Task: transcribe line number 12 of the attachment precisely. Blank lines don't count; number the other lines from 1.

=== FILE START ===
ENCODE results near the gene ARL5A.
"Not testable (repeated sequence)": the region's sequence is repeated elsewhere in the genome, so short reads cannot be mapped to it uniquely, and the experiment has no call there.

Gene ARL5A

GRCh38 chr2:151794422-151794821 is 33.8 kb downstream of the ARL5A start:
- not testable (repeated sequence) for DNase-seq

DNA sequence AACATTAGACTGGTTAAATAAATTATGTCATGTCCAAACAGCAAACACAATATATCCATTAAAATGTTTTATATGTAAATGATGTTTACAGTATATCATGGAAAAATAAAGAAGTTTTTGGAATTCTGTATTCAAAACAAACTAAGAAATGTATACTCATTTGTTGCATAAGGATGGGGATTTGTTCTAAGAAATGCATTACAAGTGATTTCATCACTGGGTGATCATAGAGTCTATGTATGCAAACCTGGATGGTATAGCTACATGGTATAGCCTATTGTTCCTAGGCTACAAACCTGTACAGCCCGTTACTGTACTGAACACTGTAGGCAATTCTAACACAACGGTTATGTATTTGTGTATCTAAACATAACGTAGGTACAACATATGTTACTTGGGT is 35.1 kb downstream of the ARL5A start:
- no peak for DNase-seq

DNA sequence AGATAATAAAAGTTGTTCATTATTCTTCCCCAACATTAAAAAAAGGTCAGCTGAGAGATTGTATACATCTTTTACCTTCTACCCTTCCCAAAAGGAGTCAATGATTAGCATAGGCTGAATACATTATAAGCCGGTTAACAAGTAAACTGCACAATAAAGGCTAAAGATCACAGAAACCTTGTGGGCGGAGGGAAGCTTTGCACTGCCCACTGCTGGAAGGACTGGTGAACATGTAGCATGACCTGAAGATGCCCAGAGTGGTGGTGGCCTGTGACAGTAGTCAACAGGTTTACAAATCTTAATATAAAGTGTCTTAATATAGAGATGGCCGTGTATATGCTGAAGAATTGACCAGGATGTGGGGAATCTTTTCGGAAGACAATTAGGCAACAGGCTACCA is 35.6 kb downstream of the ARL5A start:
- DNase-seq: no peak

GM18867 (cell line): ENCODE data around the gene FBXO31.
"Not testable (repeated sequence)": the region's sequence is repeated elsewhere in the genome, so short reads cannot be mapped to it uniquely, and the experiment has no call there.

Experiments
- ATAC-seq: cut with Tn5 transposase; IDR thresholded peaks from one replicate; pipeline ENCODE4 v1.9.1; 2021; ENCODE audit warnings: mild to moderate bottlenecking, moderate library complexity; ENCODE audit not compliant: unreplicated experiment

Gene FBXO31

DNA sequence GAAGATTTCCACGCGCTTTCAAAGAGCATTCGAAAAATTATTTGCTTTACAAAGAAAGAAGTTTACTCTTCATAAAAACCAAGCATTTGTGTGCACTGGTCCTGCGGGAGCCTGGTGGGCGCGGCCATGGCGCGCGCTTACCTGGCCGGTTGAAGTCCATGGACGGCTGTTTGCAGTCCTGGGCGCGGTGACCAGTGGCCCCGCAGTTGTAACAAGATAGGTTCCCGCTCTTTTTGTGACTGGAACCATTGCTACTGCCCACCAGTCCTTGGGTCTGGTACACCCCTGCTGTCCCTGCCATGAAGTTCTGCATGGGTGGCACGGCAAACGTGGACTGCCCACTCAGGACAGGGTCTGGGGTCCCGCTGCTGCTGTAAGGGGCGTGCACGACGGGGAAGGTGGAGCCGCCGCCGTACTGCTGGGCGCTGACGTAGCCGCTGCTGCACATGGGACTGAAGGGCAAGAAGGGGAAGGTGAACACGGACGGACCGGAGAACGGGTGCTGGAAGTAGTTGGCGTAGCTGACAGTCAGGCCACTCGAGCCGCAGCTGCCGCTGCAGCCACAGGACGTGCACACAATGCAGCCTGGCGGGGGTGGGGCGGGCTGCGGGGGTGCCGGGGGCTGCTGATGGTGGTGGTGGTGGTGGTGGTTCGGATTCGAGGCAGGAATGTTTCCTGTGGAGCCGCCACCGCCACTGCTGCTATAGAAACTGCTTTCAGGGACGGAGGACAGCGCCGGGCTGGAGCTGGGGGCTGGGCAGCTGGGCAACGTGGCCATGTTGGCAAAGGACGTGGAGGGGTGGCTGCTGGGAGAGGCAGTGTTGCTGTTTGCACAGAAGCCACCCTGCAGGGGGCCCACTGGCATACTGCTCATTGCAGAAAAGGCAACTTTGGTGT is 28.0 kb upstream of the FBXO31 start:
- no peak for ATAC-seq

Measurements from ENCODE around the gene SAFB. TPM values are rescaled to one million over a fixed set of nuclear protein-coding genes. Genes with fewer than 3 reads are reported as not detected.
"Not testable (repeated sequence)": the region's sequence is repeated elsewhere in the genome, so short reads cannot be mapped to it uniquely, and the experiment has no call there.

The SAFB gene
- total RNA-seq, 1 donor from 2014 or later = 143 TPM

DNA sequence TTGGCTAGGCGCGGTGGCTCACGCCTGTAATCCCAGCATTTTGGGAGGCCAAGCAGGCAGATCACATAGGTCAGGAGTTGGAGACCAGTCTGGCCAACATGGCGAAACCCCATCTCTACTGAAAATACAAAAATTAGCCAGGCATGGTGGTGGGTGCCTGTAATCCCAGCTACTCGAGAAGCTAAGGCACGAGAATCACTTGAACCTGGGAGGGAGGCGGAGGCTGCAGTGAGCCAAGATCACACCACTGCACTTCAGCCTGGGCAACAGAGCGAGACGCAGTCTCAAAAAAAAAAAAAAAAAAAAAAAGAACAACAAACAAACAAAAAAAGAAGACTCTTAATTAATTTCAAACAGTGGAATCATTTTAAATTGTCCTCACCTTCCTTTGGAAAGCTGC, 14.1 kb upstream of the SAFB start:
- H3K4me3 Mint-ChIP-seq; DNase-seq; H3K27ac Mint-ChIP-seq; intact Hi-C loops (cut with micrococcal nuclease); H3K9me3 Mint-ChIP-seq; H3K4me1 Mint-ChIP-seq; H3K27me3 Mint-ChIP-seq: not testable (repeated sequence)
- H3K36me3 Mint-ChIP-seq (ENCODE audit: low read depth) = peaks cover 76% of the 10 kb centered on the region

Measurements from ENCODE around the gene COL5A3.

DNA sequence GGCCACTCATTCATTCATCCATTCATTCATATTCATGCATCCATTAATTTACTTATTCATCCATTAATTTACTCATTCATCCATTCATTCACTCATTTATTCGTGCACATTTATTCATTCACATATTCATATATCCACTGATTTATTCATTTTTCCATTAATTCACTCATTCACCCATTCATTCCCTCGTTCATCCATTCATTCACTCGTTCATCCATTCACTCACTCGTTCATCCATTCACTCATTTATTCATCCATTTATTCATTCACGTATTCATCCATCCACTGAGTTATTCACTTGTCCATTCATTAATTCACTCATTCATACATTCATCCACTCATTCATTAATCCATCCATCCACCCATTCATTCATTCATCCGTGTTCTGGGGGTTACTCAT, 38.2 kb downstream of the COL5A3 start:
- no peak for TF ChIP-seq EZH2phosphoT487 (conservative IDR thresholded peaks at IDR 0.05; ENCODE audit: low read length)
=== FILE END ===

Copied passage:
Experiments